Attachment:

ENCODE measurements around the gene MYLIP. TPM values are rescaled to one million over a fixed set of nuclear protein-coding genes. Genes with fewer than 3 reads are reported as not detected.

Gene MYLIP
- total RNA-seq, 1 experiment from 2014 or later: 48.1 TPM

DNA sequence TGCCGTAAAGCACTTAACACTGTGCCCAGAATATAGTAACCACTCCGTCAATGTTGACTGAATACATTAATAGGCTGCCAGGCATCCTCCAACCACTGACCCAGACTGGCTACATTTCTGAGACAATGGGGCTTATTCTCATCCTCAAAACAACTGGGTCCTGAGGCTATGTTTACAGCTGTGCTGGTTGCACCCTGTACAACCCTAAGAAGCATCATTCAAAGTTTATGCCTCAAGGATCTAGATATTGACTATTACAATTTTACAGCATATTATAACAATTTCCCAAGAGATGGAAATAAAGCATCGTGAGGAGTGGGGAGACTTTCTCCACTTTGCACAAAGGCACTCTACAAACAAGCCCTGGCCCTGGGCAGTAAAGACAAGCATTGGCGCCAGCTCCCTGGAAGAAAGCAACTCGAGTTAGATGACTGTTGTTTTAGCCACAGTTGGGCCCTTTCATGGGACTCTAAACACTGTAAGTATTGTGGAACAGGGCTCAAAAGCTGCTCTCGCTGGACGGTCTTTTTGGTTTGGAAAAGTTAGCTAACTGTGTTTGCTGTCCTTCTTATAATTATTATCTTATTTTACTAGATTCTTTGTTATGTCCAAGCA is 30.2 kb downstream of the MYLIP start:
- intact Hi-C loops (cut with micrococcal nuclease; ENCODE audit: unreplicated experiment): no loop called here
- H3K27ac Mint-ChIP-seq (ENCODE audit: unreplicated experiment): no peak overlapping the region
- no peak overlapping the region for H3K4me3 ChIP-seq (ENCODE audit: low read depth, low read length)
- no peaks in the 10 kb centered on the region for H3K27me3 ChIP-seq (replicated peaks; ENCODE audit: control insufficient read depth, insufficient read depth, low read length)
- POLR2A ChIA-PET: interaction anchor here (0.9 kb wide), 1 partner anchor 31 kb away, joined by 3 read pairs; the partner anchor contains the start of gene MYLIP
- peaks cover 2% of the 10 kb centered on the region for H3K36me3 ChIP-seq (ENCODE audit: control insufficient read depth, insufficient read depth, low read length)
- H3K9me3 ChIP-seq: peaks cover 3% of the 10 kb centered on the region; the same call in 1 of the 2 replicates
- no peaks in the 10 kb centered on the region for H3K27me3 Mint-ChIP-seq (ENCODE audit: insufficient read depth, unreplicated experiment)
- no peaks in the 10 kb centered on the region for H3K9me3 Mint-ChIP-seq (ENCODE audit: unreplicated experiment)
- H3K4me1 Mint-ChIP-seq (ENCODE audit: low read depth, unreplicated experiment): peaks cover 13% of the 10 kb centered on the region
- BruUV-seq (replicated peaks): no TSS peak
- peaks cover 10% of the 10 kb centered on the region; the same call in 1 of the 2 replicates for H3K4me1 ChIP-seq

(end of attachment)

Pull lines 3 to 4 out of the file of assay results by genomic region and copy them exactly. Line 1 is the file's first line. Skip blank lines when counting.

- total RNA-seq, 1 experiment from 2014 or later: 48.1 TPM

DNA sequence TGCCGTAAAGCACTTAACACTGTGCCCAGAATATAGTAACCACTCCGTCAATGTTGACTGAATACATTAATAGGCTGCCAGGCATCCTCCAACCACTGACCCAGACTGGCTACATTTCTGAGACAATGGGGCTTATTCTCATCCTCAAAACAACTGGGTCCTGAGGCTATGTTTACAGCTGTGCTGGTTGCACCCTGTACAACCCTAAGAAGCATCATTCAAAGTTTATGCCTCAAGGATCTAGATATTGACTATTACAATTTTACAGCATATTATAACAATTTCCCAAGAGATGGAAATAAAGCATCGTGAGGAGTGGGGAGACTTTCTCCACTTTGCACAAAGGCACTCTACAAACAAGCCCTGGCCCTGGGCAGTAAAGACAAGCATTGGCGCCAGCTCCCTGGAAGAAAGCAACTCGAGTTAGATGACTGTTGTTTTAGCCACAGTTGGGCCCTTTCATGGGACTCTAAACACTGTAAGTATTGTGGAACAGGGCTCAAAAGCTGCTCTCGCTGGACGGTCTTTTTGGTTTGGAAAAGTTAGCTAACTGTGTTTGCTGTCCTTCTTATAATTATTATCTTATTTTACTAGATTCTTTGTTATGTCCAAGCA is 30.2 kb downstream of the MYLIP start: